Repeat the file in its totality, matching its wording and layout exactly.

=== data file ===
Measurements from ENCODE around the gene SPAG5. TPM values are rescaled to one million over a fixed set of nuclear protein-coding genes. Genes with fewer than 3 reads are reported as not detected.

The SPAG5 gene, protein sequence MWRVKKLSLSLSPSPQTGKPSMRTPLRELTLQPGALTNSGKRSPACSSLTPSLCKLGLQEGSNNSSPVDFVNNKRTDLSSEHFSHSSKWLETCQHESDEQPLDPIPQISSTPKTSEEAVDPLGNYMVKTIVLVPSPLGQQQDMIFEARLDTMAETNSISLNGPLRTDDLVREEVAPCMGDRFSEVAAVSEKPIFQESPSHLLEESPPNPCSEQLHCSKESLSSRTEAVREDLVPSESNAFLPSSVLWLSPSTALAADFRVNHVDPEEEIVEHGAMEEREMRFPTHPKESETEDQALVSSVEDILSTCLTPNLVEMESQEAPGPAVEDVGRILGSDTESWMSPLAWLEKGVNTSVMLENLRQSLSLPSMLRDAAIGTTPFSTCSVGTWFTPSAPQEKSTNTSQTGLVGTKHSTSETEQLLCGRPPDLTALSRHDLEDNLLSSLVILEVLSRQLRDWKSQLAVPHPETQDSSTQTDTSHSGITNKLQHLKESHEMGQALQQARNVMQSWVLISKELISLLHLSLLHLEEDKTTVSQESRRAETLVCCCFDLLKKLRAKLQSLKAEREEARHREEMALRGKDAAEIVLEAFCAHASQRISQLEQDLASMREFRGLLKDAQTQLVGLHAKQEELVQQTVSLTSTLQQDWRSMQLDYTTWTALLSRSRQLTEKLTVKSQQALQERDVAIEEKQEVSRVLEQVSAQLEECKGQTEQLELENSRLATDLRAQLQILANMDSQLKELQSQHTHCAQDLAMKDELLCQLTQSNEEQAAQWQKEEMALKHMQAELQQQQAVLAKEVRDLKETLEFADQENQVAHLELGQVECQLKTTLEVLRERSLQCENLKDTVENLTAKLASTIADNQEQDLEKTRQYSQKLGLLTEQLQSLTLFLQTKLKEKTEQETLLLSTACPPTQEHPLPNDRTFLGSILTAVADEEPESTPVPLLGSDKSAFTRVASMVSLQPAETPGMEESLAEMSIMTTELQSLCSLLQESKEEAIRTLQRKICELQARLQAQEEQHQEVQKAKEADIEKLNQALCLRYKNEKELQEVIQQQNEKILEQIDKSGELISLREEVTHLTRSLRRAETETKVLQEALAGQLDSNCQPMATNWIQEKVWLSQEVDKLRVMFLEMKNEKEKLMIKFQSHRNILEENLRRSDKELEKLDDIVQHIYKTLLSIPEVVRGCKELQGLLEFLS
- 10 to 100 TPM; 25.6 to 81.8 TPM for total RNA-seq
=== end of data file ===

Measurements from ENCODE around the gene SPAG5. TPM values are rescaled to one million over a fixed set of nuclear protein-coding genes. Genes with fewer than 3 reads are reported as not detected.

The SPAG5 gene, protein sequence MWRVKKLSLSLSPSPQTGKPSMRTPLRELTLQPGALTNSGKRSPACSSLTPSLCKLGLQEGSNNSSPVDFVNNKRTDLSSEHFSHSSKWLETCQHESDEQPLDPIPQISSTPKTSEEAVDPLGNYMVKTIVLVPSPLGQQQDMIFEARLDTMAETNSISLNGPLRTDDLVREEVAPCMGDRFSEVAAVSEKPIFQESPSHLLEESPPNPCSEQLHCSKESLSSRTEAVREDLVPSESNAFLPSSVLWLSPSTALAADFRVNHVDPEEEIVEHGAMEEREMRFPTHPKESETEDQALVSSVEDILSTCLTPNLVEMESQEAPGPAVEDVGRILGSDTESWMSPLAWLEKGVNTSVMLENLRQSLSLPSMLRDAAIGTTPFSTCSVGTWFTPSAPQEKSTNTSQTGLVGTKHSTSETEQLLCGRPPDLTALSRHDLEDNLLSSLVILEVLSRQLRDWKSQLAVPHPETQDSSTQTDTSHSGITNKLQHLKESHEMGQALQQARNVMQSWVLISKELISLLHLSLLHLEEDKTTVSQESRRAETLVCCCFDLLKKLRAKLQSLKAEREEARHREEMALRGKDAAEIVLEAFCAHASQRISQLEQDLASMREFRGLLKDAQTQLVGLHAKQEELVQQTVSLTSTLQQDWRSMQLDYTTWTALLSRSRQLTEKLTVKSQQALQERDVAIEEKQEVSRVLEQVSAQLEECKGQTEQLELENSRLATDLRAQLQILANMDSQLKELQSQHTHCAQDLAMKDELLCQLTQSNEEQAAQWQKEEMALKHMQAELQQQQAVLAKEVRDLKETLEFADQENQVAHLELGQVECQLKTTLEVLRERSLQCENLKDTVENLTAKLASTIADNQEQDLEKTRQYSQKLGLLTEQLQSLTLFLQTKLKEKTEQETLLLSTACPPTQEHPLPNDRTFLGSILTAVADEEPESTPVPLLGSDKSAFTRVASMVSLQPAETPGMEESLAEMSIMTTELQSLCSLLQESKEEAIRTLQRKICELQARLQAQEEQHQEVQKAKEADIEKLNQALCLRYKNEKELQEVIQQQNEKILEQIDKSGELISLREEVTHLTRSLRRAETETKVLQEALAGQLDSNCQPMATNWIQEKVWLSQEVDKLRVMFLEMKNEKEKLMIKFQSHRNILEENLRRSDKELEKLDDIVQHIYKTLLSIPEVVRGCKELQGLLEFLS
- 10 to 100 TPM; 25.6 to 81.8 TPM for total RNA-seq